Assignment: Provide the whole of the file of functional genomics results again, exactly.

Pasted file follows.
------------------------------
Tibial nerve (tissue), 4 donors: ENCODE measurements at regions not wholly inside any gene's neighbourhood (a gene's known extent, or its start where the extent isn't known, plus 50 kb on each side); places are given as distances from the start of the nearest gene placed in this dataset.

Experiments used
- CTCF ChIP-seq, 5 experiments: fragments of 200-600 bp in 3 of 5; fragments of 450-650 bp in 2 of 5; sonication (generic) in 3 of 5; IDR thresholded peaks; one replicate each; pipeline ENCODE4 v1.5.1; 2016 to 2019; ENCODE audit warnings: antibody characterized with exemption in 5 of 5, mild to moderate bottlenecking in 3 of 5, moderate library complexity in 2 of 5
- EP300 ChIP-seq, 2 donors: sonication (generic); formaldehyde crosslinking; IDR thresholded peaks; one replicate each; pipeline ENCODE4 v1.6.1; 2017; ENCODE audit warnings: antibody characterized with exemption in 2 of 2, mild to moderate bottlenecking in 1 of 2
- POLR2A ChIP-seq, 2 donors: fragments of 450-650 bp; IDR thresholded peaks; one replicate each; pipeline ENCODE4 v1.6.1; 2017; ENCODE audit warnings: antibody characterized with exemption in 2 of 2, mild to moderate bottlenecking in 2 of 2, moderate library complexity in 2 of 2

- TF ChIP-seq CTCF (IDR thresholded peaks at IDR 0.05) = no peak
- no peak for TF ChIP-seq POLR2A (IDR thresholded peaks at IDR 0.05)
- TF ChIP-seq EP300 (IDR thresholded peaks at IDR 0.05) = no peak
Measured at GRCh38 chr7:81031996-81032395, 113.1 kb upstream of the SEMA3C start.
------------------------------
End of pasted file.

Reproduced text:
Tibial nerve (tissue), 4 donors: ENCODE measurements at regions not wholly inside any gene's neighbourhood (a gene's known extent, or its start where the extent isn't known, plus 50 kb on each side); places are given as distances from the start of the nearest gene placed in this dataset.

Experiments used
- CTCF ChIP-seq, 5 experiments: fragments of 200-600 bp in 3 of 5; fragments of 450-650 bp in 2 of 5; sonication (generic) in 3 of 5; IDR thresholded peaks; one replicate each; pipeline ENCODE4 v1.5.1; 2016 to 2019; ENCODE audit warnings: antibody characterized with exemption in 5 of 5, mild to moderate bottlenecking in 3 of 5, moderate library complexity in 2 of 5
- EP300 ChIP-seq, 2 donors: sonication (generic); formaldehyde crosslinking; IDR thresholded peaks; one replicate each; pipeline ENCODE4 v1.6.1; 2017; ENCODE audit warnings: antibody characterized with exemption in 2 of 2, mild to moderate bottlenecking in 1 of 2
- POLR2A ChIP-seq, 2 donors: fragments of 450-650 bp; IDR thresholded peaks; one replicate each; pipeline ENCODE4 v1.6.1; 2017; ENCODE audit warnings: antibody characterized with exemption in 2 of 2, mild to moderate bottlenecking in 2 of 2, moderate library complexity in 2 of 2

- TF ChIP-seq CTCF (IDR thresholded peaks at IDR 0.05) = no peak
- no peak for TF ChIP-seq POLR2A (IDR thresholded peaks at IDR 0.05)
- TF ChIP-seq EP300 (IDR thresholded peaks at IDR 0.05) = no peak
Measured at GRCh38 chr7:81031996-81032395, 113.1 kb upstream of the SEMA3C start.